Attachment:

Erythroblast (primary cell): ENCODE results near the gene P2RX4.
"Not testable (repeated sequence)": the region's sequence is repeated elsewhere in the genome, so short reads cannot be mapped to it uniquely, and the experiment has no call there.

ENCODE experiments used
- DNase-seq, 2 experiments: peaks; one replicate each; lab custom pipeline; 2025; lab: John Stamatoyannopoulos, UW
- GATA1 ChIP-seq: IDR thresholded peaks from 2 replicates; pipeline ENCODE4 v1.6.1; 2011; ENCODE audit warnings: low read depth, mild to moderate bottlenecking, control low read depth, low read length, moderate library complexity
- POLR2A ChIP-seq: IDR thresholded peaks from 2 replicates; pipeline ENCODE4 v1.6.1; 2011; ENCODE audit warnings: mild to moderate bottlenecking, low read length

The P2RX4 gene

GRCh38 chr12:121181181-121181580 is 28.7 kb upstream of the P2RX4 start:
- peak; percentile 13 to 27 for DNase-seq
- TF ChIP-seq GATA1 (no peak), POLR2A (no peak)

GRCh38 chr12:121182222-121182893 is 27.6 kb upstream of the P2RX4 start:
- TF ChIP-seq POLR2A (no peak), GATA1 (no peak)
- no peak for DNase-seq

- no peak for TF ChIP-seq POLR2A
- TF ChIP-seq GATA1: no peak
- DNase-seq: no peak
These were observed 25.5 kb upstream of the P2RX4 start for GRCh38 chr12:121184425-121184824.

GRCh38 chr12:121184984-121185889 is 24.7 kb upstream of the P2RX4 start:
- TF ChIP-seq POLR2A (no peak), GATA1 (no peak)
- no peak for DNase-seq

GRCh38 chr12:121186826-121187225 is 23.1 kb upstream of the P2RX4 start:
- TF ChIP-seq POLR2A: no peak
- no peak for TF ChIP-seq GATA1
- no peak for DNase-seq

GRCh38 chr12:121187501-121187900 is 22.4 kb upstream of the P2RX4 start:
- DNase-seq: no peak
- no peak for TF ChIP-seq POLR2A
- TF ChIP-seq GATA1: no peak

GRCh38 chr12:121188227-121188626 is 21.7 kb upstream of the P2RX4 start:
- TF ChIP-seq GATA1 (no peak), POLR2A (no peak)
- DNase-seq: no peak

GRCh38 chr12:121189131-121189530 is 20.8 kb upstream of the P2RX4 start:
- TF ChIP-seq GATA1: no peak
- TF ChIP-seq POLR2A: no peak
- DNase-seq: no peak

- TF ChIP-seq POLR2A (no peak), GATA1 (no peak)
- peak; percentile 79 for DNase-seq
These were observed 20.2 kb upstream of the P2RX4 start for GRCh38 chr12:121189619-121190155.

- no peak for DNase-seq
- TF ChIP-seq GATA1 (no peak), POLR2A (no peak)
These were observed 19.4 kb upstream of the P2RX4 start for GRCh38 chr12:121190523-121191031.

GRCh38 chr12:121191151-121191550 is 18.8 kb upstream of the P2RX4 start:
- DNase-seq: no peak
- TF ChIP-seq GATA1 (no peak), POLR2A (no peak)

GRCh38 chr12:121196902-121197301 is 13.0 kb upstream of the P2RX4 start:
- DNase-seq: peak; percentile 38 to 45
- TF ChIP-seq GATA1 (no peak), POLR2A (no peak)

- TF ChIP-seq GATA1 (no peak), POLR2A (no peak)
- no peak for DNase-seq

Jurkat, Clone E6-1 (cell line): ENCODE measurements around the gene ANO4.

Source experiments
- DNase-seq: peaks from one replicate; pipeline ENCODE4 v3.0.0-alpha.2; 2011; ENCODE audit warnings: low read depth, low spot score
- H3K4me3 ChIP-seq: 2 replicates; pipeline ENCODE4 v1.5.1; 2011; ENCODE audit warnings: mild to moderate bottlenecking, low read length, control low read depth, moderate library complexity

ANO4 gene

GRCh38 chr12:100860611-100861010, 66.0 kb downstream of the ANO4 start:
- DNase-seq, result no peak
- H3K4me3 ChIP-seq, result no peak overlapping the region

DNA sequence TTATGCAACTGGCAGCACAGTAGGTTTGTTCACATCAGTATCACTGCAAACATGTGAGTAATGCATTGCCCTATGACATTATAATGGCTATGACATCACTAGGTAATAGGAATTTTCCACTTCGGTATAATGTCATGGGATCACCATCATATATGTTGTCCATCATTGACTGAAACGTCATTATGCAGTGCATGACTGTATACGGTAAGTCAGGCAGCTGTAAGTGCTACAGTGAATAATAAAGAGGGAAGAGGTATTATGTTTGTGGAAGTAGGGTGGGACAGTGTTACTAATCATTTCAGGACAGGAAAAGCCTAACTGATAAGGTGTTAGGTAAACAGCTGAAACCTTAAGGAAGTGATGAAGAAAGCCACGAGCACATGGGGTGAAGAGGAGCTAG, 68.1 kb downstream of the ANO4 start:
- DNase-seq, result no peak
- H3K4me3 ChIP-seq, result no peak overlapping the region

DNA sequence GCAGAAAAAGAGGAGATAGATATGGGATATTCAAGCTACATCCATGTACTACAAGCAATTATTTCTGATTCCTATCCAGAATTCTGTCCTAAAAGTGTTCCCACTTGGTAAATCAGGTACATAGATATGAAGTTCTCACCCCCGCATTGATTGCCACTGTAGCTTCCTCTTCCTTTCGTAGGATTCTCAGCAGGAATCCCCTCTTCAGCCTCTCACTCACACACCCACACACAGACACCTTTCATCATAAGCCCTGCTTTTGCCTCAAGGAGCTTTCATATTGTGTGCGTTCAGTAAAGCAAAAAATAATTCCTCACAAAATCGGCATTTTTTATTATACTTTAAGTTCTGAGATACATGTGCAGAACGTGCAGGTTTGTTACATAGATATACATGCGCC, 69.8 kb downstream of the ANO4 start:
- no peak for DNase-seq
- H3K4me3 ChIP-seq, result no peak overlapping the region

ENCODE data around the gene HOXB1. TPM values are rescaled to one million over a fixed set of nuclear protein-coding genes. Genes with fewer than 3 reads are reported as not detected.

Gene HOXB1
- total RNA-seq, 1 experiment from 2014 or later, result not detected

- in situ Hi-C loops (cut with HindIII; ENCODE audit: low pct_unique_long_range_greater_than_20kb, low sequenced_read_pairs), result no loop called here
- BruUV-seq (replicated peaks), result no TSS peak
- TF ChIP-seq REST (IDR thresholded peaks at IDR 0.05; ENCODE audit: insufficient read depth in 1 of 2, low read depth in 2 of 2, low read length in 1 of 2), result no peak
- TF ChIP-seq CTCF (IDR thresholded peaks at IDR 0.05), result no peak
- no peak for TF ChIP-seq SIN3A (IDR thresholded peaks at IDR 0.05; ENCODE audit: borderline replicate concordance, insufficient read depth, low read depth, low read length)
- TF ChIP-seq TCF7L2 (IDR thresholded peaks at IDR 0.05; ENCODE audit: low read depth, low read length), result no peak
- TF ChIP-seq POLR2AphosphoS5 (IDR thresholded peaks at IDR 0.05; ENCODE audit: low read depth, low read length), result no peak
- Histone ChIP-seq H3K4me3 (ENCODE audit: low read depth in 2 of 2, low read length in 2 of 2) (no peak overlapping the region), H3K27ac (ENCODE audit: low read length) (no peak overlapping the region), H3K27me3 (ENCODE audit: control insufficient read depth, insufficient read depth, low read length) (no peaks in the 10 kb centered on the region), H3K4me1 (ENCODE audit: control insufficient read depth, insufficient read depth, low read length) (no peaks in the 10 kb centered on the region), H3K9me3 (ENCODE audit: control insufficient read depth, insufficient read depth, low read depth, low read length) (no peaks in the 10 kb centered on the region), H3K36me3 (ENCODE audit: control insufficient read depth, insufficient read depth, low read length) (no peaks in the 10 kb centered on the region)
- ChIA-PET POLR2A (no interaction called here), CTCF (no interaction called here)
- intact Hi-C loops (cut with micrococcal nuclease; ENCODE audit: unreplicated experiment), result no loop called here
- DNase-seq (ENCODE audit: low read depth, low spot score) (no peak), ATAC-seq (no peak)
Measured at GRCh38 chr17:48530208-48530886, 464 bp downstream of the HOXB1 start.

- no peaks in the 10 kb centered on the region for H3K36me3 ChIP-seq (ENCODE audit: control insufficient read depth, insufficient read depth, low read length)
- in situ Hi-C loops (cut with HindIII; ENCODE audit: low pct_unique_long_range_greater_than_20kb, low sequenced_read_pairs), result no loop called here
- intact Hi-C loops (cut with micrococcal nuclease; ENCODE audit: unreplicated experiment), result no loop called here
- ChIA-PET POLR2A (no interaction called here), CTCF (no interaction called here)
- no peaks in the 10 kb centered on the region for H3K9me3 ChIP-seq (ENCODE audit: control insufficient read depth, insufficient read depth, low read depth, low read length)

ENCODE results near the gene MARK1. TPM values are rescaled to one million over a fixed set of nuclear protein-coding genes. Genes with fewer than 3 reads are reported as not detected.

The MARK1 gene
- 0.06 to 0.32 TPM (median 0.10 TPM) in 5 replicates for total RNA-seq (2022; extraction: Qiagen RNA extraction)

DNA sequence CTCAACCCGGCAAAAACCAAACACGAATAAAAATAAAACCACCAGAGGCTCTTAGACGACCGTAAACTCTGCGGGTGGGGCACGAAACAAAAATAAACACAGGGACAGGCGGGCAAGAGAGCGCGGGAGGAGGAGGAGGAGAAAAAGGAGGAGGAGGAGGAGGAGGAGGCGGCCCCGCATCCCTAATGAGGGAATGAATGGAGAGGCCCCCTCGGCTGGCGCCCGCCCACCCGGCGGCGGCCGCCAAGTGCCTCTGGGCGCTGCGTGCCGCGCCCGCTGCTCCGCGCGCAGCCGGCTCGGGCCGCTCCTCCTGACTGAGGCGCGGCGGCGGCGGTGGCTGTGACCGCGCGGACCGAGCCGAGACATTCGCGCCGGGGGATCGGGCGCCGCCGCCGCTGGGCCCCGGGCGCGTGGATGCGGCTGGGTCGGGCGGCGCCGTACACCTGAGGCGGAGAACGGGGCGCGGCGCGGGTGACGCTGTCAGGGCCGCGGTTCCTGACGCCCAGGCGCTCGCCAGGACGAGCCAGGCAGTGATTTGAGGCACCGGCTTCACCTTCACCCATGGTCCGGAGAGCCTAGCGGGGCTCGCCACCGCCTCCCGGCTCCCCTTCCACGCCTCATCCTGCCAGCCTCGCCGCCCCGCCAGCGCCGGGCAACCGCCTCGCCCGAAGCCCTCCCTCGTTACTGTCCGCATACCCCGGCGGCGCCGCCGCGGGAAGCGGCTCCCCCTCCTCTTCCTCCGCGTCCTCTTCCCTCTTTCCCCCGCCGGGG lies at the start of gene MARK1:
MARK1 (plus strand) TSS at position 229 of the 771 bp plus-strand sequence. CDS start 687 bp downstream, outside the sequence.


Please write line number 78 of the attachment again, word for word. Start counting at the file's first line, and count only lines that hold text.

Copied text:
Measured at GRCh38 chr17:48530208-48530886, 464 bp downstream of the HOXB1 start.